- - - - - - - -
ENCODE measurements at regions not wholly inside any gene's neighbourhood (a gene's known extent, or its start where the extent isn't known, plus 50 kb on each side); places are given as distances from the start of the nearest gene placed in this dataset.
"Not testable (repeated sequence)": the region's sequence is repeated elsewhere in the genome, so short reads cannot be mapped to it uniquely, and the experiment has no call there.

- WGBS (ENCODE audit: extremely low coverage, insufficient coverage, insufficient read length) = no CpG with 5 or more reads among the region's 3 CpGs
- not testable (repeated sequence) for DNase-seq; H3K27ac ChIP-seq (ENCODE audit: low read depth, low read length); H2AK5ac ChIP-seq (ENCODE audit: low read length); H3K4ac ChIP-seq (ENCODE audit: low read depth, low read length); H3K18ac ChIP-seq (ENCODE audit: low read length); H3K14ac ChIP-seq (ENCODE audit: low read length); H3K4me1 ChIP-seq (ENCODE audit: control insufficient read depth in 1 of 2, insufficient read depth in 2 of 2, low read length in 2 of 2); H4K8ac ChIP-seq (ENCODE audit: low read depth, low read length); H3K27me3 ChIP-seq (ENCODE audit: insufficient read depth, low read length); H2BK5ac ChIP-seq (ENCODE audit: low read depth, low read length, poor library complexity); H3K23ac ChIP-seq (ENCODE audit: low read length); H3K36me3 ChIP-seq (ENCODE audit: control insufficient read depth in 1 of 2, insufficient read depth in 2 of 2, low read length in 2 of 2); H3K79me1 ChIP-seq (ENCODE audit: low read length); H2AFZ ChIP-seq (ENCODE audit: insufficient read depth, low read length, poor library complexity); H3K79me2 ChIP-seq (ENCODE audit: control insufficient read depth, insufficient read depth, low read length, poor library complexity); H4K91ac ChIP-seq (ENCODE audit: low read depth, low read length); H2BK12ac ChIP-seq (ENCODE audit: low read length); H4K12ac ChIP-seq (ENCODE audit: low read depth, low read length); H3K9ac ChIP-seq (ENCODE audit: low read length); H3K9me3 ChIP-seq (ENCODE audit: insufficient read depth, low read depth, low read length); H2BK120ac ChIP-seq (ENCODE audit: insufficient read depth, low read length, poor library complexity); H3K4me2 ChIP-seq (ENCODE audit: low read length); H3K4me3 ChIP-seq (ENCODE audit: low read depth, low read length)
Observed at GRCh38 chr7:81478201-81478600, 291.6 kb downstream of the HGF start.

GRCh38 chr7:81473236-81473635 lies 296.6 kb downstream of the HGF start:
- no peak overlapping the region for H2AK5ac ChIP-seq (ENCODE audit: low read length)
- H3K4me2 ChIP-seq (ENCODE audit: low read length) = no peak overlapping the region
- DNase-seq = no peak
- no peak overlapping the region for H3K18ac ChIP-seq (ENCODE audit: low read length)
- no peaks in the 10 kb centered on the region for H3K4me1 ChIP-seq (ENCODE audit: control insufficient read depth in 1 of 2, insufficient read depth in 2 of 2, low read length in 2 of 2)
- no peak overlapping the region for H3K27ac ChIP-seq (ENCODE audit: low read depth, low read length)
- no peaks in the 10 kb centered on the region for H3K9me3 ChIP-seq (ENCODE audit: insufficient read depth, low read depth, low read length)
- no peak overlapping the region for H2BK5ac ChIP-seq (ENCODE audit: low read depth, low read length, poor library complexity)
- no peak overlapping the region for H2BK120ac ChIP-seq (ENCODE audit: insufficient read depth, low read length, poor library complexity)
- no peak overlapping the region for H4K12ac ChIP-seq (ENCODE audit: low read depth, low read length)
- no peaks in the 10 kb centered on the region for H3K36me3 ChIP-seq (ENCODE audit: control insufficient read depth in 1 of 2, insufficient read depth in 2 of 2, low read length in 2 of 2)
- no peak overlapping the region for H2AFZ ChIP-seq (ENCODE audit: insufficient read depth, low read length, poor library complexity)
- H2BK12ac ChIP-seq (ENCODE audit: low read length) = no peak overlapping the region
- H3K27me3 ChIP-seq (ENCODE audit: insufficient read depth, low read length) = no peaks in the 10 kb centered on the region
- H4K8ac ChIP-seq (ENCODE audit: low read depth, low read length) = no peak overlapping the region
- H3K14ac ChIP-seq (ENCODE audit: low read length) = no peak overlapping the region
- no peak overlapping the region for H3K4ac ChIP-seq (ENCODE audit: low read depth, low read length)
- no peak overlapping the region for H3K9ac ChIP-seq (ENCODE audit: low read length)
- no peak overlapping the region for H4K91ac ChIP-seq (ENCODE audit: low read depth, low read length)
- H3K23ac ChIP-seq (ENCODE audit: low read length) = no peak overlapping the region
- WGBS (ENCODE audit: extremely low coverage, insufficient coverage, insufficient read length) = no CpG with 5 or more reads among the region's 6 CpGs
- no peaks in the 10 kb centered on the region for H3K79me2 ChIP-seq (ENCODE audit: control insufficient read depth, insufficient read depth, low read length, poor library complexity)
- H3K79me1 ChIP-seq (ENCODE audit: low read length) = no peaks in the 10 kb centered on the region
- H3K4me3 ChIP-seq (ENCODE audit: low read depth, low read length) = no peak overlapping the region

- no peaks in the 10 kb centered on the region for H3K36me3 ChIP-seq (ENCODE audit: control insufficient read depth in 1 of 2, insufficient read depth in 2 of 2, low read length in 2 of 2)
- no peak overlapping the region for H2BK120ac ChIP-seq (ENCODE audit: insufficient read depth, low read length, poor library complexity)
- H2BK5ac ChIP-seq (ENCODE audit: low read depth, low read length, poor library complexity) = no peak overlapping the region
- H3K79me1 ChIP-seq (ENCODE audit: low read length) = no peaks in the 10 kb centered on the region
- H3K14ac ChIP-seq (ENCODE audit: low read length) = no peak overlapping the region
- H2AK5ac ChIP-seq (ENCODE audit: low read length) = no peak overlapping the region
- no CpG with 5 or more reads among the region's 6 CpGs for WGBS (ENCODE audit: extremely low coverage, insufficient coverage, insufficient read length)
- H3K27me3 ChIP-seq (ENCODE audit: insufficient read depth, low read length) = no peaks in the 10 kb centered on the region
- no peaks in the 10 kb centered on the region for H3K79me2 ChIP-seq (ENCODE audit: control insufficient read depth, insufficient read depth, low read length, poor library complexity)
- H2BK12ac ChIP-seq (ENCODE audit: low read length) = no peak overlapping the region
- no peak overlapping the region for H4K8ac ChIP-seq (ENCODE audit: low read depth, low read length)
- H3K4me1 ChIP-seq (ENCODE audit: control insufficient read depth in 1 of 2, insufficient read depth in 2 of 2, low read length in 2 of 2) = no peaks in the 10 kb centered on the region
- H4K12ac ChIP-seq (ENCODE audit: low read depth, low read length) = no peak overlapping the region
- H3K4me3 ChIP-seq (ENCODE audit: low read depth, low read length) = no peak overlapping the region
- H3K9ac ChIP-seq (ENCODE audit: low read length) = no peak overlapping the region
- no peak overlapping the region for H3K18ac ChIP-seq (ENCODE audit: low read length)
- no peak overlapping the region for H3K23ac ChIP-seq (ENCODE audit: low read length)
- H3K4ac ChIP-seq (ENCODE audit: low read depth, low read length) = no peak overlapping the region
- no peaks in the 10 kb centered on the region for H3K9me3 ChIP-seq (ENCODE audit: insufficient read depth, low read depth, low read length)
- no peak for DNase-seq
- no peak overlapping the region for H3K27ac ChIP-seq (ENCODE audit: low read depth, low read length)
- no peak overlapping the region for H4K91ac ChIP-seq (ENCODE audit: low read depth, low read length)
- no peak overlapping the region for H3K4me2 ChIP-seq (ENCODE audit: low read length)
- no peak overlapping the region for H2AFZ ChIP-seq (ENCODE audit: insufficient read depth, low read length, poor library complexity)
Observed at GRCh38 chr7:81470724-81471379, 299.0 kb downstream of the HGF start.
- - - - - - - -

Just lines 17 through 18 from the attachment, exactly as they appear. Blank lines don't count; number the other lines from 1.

- no peaks in the 10 kb centered on the region for H3K36me3 ChIP-seq (ENCODE audit: control insufficient read depth in 1 of 2, insufficient read depth in 2 of 2, low read length in 2 of 2)
- no peak overlapping the region for H2AFZ ChIP-seq (ENCODE audit: insufficient read depth, low read length, poor library complexity)